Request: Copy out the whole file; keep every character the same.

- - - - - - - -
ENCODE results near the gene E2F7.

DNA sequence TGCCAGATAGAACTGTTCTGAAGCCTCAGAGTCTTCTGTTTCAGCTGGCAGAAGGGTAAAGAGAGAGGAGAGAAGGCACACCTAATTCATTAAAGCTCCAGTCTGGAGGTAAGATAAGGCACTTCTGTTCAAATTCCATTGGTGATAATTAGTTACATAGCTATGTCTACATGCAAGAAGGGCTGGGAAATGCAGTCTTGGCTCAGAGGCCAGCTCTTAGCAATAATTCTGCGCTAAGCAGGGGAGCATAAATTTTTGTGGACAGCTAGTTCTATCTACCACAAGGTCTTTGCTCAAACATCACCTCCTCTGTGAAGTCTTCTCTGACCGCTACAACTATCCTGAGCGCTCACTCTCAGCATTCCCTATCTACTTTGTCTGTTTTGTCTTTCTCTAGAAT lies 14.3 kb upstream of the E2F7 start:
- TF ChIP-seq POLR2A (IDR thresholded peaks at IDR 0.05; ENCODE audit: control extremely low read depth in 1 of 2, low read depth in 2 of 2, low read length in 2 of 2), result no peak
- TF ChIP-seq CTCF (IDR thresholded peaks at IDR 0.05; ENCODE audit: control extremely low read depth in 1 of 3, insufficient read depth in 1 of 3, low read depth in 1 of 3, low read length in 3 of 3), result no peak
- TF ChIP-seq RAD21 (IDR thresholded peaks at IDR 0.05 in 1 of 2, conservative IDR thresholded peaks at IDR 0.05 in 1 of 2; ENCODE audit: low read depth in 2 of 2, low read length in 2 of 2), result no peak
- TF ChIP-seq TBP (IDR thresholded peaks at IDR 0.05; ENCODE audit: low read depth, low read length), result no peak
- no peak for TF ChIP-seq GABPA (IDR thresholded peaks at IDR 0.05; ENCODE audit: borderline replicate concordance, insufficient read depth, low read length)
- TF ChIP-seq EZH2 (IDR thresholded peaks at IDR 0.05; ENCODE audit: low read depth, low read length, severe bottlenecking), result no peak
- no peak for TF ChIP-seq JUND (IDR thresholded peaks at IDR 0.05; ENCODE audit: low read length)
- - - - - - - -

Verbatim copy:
ENCODE results near the gene E2F7.

DNA sequence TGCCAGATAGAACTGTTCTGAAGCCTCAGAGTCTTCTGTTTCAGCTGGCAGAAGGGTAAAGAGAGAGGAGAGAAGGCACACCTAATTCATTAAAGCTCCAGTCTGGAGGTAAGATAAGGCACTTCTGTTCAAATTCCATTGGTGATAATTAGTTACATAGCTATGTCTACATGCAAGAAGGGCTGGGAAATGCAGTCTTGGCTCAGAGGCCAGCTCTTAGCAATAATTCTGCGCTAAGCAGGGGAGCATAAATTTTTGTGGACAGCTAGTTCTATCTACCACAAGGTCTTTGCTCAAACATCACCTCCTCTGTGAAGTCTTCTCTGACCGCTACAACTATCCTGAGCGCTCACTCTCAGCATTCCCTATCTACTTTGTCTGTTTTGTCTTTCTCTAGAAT lies 14.3 kb upstream of the E2F7 start:
- TF ChIP-seq POLR2A (IDR thresholded peaks at IDR 0.05; ENCODE audit: control extremely low read depth in 1 of 2, low read depth in 2 of 2, low read length in 2 of 2), result no peak
- TF ChIP-seq CTCF (IDR thresholded peaks at IDR 0.05; ENCODE audit: control extremely low read depth in 1 of 3, insufficient read depth in 1 of 3, low read depth in 1 of 3, low read length in 3 of 3), result no peak
- TF ChIP-seq RAD21 (IDR thresholded peaks at IDR 0.05 in 1 of 2, conservative IDR thresholded peaks at IDR 0.05 in 1 of 2; ENCODE audit: low read depth in 2 of 2, low read length in 2 of 2), result no peak
- TF ChIP-seq TBP (IDR thresholded peaks at IDR 0.05; ENCODE audit: low read depth, low read length), result no peak
- no peak for TF ChIP-seq GABPA (IDR thresholded peaks at IDR 0.05; ENCODE audit: borderline replicate concordance, insufficient read depth, low read length)
- TF ChIP-seq EZH2 (IDR thresholded peaks at IDR 0.05; ENCODE audit: low read depth, low read length, severe bottlenecking), result no peak
- no peak for TF ChIP-seq JUND (IDR thresholded peaks at IDR 0.05; ENCODE audit: low read length)